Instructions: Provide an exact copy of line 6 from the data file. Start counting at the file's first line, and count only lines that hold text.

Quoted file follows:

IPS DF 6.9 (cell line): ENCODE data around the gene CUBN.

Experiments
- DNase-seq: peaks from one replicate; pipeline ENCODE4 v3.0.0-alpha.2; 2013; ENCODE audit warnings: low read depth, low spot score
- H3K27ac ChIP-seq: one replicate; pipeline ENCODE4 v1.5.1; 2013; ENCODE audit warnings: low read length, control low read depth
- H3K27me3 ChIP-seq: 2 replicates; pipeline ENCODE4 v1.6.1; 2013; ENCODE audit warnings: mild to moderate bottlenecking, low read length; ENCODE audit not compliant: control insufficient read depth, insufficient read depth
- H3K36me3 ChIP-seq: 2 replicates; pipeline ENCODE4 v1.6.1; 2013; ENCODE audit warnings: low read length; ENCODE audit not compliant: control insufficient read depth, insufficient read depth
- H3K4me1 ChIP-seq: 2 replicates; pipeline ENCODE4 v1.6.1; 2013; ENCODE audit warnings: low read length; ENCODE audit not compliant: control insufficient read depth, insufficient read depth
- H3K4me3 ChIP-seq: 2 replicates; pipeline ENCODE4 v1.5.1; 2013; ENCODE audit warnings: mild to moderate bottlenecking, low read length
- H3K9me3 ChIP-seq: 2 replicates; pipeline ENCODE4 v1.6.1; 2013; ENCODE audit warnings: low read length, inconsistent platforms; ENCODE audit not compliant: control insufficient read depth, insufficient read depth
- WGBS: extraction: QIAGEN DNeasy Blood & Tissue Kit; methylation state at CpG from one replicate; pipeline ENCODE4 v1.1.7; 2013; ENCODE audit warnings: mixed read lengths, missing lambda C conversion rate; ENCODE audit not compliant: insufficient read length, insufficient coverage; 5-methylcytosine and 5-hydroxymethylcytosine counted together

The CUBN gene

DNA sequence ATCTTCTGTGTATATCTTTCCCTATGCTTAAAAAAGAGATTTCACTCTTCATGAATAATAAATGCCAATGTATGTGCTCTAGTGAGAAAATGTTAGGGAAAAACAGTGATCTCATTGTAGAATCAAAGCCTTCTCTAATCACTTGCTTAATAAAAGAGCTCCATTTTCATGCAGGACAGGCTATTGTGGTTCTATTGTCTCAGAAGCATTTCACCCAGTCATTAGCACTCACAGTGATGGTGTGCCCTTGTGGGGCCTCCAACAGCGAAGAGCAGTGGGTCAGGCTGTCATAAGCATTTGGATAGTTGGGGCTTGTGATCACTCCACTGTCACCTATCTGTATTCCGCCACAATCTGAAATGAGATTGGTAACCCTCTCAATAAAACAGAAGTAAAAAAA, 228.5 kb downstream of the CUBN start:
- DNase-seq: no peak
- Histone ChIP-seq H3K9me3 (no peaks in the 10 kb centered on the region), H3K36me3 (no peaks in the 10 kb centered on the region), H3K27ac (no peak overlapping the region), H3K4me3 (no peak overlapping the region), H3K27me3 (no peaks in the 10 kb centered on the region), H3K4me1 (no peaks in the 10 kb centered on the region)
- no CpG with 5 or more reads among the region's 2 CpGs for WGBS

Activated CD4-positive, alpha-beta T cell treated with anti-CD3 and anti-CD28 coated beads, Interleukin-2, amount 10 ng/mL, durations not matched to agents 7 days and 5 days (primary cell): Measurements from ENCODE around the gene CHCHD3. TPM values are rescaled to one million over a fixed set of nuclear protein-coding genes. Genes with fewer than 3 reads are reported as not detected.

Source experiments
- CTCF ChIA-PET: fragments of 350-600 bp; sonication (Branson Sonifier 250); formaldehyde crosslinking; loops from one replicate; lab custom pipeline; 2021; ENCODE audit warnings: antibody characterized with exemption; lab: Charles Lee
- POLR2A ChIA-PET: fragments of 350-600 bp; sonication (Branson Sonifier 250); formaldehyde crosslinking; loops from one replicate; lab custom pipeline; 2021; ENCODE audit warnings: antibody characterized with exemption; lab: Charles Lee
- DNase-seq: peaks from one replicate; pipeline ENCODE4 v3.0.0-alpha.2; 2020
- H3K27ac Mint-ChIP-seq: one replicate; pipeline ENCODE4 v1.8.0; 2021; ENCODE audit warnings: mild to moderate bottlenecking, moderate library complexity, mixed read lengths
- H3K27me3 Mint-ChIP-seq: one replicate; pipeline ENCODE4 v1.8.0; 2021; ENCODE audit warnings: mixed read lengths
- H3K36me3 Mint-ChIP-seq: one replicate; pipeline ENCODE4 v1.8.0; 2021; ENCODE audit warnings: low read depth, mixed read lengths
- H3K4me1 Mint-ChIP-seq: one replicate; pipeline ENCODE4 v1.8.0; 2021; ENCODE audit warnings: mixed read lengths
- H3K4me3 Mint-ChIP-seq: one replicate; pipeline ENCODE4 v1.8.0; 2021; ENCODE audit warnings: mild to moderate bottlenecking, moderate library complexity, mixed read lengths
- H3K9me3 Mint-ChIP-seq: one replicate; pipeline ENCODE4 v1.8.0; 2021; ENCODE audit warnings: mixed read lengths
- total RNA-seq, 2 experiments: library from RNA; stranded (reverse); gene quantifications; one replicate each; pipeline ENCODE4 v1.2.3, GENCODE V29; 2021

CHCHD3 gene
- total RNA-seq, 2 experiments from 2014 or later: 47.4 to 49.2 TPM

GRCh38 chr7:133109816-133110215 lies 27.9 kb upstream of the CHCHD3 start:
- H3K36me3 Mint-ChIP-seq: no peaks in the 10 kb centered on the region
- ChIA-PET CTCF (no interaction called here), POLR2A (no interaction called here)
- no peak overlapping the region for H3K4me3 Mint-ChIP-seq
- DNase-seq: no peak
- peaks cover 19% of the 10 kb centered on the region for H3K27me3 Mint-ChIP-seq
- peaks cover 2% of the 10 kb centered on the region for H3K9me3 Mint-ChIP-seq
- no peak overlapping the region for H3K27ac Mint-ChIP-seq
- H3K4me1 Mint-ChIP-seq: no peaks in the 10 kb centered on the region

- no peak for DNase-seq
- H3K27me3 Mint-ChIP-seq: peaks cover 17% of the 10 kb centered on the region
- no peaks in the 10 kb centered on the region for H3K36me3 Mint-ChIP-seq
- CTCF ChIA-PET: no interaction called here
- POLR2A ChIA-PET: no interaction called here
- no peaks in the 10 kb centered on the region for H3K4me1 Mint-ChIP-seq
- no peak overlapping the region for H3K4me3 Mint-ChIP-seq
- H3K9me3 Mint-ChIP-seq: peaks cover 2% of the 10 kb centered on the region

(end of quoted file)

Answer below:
- H3K36me3 ChIP-seq: 2 replicates; pipeline ENCODE4 v1.6.1; 2013; ENCODE audit warnings: low read length; ENCODE audit not compliant: control insufficient read depth, insufficient read depth